Star Wars: Battlefront
Platform: Xbox One, PlayStation 4, PC
Publisher: Electronic Arts
The original Star Wars trilogy began almost 40 years ago.
In that time, countless games have sought to bring a galaxy far, far away, a little closer to home. Sometimes failing spectacularly, other times bringing us heartfelt moments of sheer joy, Star Wars games have had a rocky history. If you’re like me, when someone says Star Wars, I don’t think of the much maligned prequels, nor the animated Clone Wars, not even the highly anticipated JJ Abrams’ reboot; I think of the original trilogy. Luke, Leia, Vader, Han, the Emperor, the Death Star, X-wings, Tie-fighters and Lightsabers. This was the stuff of my childhood and it’s with that in mind that Dice have created Star Wars: Battlefront.
The nostalgia cannot be ignored. Everywhere you look in SWB you find both subtle and obvious details, all geared towards creating a game that takes all its ques from the original trilogy and almost none from the expanded universe. The game sets out to provide an authentic Star Wars experience from the lowest possible point of view (no, not Yoda), a soldier for the Rebellion or an Imperial Storm Trooper. Clearly, a lot of work has gone into crafting the levels and no detail has been overlooked. But does the game play in this multiplayer only shooter sustain or do things grow tired and repetitive too early?
After a brief ‘run here, jump over this, shoot that’ tutorial, the game is left open to you in its entirety. There are some single player and local split-screen missions open to you comprising of ‘horde’ style games where you can compete against friends for the best score on the leader boards but they’re really just filler in this very online focused game.
The main game is based around nine different game modes ranging from the epic 40 player ‘Walker Assault’ to the pilots only ‘Fighter Squadron’. Matchmaking is practically instantaneous, which for any gamer is a delight! Taking your first steps into any of these game modes, as a Star Wars fan, is an awe inspiring experience. Ferns and shrubbery rustle and move as you pass through them on the forest moon of Endor, tiny Ewoks run into their tree top homes as you sprint along hanging pathways. Massive AT-AT walkers stomp on unsuspecting players as they trudge ominously towards the rebel base on Hoth. The attention to detail is mind blowing. Not only does the game play feel great but every noise, beyond John Williams’ iconic score, sounds truly authentic.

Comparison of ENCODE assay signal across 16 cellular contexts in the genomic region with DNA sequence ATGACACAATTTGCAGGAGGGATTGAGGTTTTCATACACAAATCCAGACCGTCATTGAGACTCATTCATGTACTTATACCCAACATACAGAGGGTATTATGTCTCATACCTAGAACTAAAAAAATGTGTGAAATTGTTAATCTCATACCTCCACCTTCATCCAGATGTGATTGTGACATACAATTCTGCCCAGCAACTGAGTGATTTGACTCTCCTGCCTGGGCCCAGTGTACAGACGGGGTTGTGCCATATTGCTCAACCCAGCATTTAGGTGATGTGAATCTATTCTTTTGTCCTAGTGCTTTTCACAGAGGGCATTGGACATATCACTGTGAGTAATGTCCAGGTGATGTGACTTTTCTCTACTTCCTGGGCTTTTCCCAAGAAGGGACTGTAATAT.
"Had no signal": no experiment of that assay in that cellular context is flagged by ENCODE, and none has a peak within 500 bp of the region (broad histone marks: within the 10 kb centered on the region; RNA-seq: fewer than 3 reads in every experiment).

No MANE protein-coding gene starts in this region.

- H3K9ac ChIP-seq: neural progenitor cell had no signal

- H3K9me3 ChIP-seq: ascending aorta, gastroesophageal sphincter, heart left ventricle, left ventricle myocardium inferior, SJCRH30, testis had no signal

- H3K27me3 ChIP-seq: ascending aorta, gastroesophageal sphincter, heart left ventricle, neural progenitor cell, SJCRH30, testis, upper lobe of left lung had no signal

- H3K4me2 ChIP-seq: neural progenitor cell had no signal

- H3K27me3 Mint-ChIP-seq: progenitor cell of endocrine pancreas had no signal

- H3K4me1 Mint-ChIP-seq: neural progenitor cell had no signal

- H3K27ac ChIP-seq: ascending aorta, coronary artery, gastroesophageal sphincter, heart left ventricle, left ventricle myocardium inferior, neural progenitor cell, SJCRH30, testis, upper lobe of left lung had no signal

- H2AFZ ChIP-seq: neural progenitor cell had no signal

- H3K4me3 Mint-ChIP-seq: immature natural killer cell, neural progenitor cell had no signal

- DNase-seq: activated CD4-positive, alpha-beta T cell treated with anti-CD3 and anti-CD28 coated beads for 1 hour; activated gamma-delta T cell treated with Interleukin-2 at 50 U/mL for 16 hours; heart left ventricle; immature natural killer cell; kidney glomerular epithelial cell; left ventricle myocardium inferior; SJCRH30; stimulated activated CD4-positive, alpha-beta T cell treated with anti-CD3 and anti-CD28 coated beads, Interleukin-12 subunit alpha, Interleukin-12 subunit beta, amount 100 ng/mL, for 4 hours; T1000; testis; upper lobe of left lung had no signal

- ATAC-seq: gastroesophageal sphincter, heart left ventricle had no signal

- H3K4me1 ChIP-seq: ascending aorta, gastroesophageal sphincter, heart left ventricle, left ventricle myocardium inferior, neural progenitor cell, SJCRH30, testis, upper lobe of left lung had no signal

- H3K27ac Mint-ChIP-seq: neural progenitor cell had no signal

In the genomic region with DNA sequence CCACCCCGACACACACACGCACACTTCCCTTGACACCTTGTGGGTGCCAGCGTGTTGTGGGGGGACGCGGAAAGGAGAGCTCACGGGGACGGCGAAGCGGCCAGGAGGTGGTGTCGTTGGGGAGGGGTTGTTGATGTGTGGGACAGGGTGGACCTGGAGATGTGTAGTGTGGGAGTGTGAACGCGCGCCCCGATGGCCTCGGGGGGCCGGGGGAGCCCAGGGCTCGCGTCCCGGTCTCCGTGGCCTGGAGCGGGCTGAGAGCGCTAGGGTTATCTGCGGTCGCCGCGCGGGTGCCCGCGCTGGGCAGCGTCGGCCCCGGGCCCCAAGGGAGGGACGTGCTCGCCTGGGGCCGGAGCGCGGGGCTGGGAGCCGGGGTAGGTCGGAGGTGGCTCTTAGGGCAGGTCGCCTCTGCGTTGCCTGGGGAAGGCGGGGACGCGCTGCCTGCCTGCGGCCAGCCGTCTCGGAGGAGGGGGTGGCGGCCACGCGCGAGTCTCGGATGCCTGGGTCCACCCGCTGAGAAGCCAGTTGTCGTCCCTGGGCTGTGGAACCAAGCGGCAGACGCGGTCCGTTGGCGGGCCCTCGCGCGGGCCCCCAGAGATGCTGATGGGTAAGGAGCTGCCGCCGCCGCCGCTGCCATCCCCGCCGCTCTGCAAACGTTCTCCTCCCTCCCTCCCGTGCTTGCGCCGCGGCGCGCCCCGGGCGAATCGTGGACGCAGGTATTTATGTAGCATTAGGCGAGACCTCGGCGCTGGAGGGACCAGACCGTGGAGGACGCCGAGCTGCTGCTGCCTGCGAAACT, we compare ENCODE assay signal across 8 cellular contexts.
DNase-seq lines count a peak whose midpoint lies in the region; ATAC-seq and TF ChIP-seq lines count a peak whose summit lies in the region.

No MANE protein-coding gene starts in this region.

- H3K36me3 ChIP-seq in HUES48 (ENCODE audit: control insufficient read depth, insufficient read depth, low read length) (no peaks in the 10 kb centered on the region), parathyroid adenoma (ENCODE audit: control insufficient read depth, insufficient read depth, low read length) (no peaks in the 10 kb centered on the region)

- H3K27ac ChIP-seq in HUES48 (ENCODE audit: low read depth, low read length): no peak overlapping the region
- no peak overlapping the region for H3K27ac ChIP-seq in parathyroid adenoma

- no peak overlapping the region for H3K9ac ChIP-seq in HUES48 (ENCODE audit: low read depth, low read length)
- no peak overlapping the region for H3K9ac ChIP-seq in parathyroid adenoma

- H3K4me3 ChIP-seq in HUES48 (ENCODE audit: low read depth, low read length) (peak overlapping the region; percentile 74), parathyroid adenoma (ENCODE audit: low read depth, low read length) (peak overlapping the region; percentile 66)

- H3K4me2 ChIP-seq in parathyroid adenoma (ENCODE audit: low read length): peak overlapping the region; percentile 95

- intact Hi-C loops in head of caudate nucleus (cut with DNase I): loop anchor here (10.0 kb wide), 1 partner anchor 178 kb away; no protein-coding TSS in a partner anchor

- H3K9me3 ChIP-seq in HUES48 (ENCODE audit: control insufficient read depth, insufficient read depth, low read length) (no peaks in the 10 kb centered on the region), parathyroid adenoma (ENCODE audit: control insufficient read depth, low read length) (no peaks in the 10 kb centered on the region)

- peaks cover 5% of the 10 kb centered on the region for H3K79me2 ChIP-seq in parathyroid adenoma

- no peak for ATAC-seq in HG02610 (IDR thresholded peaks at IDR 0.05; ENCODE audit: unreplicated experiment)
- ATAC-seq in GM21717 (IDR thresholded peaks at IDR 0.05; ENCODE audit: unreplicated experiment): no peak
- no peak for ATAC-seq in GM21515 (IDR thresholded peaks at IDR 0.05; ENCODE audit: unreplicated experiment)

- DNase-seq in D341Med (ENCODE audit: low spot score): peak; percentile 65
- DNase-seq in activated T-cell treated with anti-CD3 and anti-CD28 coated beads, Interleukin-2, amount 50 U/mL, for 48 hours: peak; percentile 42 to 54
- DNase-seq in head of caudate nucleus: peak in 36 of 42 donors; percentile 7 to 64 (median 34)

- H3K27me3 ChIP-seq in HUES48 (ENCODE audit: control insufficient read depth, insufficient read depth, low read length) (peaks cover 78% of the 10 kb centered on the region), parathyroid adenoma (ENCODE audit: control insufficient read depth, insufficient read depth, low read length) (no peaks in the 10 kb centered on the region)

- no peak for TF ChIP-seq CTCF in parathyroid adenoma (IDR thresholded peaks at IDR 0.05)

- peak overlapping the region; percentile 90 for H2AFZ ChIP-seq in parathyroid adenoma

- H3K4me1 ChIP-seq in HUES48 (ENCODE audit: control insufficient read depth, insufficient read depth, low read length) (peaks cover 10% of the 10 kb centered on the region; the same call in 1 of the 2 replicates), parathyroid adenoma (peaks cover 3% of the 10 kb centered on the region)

Playing as ‘hero’, outside the hero specific game types, acts as a pick up. These allow you to play as Luke Skywalker, Han Solo or Princess Leia for the Rebellion and Darth Vader, Emperor Palpatine or Boba Fett for the Empire. Wielding these characters certainly gives you a huge advantage in both mobility and firepower, but you are by no means invincible. Likewise, vehicles operate in much the same way. Collecting a vehicle power up on the battlefield allows you to control an AT-ST or an X-wing. All these mechanics have been carefully balanced to allow for an even match.
After about 25 hours in total with SWB, I’m about half way through its progression system. The usual foray of unlockable weapons, grenades and cosmetic upgrades to your character. The main focus being ‘Star Cards’ you can use in-game to give you a weapon boost or jump jet ability. However none of these upgrades are game changers. You could very well spend your time in Battlefront using the basic equipment, cards and loadouts and you wouldn’t be much worse for it.
There is no doubt that Dice have spent considerable time crafting the maps, vehicles and characters of the game. This attention to detail pays off in style. Never has a game come closer to providing a more realistic view of this beloved science fiction universe. I honestly found myself wandering off, mid-game, to admire some epic vista or explore down faithfully recreated corridors. But, after 25 hours with SWB, things are beginning to get stale. Sure, Battlefront will be a game I encourage every Star Wars fan to try but it just doesn’t have the staying power of some of the other AAA shooters out there. The progression system leaves you little to strive for. The ‘end game’ allowing you to unlock a diorama of sorts containing iconic vehicles and characters but honestly, who cares?
At 50, the games highest level, you unlock an Onyx Trooper. Garbed in jet black armour you will certainly stand out from the crowd but it’s symbolic only, providing you with no better or worse abilities than a player at level 1. The promise of three upcoming DLCs (priced at a hefty £49.99!!) will add more maps and content but doubtfully enough to keep the game feeling fresh.
Star Wars: Battlefront is one for the fans. An homage to the 40-year-old Star Wars we know & love. It’s definitely not one for the trade-in pile but I think the clock is ticking on this one. The addition of DLC may push the shelf life a tad but at £49.99, I doubt there’ll be many takers. The inevitable sequel has already been confirmed as ‘in the works’ so let’s just hope Dice & EA take heed of the criticisms for number two. Nit-picking aside, Battlefront is THE definitive Star Wars shooter of the current generation.
4 out of 5 nerds